Hydrocephalus is fluid buildup within the brain. It can afflict patients of any age, and some are born with it. While in many cases the cause is thought to be genetic or the result of certain developmental disorders, other cases may be due to a medical professional’s negligence during childbirth.
The damages resulting from hydrocephalus can be extensive because this condition may cause permanent damage that requires costly treatments. If your child sustained hydrocephalus, it is important to understand how it may have happened and where you can turn to acquire compensation for the damages your family suffers.
Snyder & Wenner will evaluate your case and help you determine its viability. We offer families a free and confidential legal consultation in which we review with you your options for recovering damages. To schedule a meeting with one of our attorneys, call 602-224-0005 today.
What Is Hydrocephalus?
Hydrocephalus is a condition that involves excessive accumulation of cerebrospinal fluid within the ventricles in the brain. The ventricles then begin to swell, putting pressure on the brain, which can lead to significant damage of the brain’s tissues.
There are two forms of hydrocephalus: congenital and acquired. Congenital hydrocephalus may be caused by influences during the course of pregnancy or may be passed along through the parents’ genes. This type of hydrocephalus is present at the time the birth occurs. Acquired hydrocephalus, however, is not spread genetically; instead, it appears either during or after the birth due to trauma, injuries, or other factors, some of which may have been a result of a medical professional’s negligence.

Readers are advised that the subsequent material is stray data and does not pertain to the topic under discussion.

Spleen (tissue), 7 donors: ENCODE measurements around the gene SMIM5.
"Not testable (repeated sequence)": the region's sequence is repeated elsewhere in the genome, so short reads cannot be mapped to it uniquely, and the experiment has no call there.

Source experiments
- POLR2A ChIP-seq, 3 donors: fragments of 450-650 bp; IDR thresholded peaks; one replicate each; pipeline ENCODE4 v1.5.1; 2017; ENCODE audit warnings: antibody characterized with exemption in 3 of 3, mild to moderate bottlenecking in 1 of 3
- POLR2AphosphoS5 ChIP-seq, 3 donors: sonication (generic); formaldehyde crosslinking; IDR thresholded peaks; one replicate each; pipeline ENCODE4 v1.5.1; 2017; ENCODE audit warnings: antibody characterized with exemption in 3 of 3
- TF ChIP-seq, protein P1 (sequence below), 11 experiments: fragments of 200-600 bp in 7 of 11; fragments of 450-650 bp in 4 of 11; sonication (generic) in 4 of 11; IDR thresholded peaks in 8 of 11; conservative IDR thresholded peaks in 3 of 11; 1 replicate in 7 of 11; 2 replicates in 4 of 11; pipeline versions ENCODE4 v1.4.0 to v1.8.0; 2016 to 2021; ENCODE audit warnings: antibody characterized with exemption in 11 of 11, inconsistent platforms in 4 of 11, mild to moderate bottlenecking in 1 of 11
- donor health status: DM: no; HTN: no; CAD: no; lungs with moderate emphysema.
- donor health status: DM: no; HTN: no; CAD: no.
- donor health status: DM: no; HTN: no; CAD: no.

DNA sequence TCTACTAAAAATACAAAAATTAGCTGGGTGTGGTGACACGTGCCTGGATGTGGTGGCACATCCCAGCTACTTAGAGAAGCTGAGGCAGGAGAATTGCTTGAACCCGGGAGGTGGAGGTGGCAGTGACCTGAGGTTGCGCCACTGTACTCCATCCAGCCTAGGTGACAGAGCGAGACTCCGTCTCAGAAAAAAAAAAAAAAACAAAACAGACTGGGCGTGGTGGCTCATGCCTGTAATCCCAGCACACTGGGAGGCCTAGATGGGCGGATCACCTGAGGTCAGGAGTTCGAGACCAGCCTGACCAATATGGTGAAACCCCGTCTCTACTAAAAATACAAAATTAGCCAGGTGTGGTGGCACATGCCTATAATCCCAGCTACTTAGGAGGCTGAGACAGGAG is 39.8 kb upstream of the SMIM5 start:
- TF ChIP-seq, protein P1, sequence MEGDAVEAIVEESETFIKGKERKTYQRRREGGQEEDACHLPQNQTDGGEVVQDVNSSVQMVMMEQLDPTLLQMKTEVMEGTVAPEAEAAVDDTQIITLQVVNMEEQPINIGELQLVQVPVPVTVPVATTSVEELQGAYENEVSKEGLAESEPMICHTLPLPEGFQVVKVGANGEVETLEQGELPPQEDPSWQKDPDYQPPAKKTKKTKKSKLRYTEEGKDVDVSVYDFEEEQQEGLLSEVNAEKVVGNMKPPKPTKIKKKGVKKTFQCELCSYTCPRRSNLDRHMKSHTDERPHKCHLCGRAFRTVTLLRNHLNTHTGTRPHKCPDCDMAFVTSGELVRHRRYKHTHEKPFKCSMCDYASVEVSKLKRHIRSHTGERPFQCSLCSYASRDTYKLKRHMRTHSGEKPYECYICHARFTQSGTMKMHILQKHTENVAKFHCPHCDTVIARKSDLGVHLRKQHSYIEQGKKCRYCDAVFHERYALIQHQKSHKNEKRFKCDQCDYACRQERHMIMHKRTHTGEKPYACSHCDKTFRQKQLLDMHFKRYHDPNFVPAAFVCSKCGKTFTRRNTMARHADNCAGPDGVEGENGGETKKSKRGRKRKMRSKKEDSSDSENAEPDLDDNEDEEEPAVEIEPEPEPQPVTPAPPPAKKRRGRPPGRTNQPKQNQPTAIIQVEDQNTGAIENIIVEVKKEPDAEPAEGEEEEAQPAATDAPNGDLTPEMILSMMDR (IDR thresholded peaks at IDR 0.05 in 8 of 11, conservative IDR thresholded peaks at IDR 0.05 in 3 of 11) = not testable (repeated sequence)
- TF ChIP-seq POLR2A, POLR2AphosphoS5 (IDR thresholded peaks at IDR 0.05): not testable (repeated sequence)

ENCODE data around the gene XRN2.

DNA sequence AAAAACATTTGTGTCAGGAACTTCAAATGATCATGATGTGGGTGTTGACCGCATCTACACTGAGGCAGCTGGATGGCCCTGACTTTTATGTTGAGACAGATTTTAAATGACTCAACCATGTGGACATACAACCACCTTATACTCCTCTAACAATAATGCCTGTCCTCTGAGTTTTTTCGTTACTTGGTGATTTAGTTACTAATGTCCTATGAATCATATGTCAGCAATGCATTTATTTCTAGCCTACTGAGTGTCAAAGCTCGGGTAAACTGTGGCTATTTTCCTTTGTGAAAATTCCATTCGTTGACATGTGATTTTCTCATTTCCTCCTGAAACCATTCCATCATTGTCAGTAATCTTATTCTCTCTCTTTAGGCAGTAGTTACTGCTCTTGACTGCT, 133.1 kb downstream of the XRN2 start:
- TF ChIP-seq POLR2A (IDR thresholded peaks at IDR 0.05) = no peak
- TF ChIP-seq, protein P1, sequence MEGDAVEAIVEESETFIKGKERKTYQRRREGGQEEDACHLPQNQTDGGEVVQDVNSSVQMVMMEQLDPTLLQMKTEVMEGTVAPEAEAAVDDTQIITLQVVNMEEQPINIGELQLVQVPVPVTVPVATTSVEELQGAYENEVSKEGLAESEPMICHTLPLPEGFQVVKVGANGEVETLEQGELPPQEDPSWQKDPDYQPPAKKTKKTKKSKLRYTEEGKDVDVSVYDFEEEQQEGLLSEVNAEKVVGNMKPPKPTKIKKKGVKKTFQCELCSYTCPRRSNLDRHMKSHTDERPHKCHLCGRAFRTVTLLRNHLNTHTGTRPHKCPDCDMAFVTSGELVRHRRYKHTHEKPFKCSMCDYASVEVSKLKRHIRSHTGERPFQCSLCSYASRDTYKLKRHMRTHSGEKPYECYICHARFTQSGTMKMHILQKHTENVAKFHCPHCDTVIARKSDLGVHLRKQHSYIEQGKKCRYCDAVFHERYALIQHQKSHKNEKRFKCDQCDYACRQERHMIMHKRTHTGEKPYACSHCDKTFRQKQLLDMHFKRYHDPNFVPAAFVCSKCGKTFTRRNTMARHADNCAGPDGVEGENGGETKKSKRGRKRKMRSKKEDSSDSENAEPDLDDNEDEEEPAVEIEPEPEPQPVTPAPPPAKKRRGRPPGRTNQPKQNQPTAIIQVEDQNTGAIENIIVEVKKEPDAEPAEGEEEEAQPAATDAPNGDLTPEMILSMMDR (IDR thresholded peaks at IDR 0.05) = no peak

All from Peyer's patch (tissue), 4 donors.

What Causes Hydrocephalus in Newborns?
Some cases of acquired hydrocephalus are due to intraventricular hemorrhage (IVH), which may be a complication of premature birth, reports the National Institute for Neurological Disorders and Stroke (NINDS). An IVH of the newborn bleeds into the ventricles. Once the bleeding begins, a blood clot may form; this blood clot then could block the flow of cerebrospinal fluid, thus leading to hydrocephalus. IVH is more common in babies who are born prematurely, although it is not exclusive to this category of births.
Other conditions that may lead to hydrocephalus include meningitis, subarachnoid hemorrhage, tumors, traumatic brain injuries, or any other disorders that block the correct flow of cerebrospinal fluid, thus causing a buildup in the brain’s ventricles, according to NINDS.
Work with your attorney to establish what caused your child’s condition. This may require collecting and evaluating medical records, as well as acquiring testimony from a medical expert.
Was Your Child’s Hydrocephalus the Result of Medical Negligence?
Depending on your child’s circumstances, you may be able to demonstrate that his or her hydrocephalus was a result of medical negligence and could have been prevented, had the medical staff taken correct action. When diagnosed in a timely manner, a medical professional can utilize a shunt system, which diverts the cerebrospinal fluid, thus decreasing the likelihood of your child sustaining injuries from hydrocephalus.
If your doctor failed to take appropriate action or in some way contributed to the development of this condition, you may be able to recover compensation to help care for your child. The medical expert may testify about the doctor’s actions and whether they led to your child’s condition. A lawyer helps you secure testimony from any necessary medical expert witnesses.
Do You Believe You Have a Case? Contact Us Today for Guidance
As a result of hydrocephalus, your child may have permanent cognitive impairments and disabilities that require expensive medical treatments. At Snyder & Wenner, P.C. we understand how difficult it can be to watch your child struggle or suffer from medical conditions such as this one, especially when the condition is the result of medical negligence.
We encourage you to reach out to us today for help. We will assist you in securing compensation for the injuries that your child suffered. You can reach us through our website or by calling us at 602-224-0005 to set up a free and confidential consultation.